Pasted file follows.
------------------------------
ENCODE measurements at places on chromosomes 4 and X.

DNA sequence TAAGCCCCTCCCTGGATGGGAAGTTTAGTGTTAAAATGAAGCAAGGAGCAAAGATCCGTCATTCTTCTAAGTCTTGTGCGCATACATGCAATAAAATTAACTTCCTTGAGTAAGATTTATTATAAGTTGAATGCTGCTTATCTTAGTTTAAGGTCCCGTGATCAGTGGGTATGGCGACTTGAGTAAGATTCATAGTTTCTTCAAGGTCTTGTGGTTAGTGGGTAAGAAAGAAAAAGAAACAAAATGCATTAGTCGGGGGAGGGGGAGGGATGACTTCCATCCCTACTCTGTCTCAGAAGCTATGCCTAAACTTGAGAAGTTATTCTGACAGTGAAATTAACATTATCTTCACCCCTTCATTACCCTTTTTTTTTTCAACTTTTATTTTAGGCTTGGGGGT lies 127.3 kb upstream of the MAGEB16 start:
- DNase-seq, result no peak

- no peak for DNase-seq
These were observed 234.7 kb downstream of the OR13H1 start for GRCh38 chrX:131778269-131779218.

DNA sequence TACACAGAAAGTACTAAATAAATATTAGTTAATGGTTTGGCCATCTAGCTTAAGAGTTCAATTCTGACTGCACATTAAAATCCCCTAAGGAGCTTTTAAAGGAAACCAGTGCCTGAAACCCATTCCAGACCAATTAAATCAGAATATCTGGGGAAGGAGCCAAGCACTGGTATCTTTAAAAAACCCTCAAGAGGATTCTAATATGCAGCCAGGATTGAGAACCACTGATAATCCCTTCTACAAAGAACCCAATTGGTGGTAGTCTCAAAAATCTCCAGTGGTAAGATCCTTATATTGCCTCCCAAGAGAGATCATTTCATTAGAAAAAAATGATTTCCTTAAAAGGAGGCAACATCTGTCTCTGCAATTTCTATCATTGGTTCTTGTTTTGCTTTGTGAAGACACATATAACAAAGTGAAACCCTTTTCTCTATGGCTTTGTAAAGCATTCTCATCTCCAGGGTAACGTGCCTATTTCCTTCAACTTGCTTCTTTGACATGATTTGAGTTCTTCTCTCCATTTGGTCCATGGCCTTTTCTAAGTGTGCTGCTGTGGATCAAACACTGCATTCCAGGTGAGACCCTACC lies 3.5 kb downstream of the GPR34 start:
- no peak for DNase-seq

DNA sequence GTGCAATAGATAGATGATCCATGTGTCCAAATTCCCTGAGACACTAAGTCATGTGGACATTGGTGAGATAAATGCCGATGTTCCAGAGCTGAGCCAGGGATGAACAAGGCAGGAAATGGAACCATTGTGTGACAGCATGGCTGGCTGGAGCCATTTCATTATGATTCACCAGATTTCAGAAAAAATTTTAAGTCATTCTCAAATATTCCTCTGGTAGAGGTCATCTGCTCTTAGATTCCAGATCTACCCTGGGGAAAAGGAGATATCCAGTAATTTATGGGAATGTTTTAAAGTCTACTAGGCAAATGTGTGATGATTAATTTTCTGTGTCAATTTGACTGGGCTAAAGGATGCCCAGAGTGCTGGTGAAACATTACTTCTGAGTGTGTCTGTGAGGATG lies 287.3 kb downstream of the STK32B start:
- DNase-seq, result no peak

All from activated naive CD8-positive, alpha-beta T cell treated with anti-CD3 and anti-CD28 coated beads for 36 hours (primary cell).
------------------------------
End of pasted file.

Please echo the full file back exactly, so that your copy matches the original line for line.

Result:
ENCODE measurements at places on chromosomes 4 and X.

DNA sequence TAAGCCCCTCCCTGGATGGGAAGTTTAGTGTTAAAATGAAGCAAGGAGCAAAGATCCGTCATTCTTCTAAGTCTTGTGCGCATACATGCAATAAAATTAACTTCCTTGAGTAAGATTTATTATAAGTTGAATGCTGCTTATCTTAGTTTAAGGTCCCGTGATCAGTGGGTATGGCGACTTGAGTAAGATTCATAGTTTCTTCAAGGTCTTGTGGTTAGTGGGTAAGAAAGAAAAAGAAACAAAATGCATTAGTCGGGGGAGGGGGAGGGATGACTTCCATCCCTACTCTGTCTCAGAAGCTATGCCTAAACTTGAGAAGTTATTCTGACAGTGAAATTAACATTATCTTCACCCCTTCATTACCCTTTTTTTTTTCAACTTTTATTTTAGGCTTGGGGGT lies 127.3 kb upstream of the MAGEB16 start:
- DNase-seq, result no peak

- no peak for DNase-seq
These were observed 234.7 kb downstream of the OR13H1 start for GRCh38 chrX:131778269-131779218.

DNA sequence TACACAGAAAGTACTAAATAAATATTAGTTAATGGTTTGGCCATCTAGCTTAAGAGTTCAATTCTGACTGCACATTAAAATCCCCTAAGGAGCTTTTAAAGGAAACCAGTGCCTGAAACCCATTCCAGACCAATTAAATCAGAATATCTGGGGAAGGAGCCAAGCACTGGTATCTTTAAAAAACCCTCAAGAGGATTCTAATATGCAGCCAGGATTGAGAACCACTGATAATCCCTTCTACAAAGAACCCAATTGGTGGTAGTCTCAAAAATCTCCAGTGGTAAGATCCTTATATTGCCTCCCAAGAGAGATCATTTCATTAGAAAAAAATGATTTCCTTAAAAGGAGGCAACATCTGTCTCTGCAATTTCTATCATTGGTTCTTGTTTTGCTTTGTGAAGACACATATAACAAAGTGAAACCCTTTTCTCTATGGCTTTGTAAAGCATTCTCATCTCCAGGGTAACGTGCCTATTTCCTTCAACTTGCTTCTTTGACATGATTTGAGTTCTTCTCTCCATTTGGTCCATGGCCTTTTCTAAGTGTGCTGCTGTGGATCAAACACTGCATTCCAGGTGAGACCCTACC lies 3.5 kb downstream of the GPR34 start:
- no peak for DNase-seq

DNA sequence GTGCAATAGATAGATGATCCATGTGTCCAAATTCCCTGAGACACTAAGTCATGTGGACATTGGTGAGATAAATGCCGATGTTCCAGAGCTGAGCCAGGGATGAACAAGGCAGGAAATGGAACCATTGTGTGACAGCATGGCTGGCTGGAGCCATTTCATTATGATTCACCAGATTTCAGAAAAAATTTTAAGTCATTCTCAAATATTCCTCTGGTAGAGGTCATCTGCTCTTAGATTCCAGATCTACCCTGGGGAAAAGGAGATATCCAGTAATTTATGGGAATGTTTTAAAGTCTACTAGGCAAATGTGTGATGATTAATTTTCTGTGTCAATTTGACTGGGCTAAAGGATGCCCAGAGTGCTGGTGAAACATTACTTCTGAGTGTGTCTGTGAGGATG lies 287.3 kb downstream of the STK32B start:
- DNase-seq, result no peak

All from activated naive CD8-positive, alpha-beta T cell treated with anti-CD3 and anti-CD28 coated beads for 36 hours (primary cell).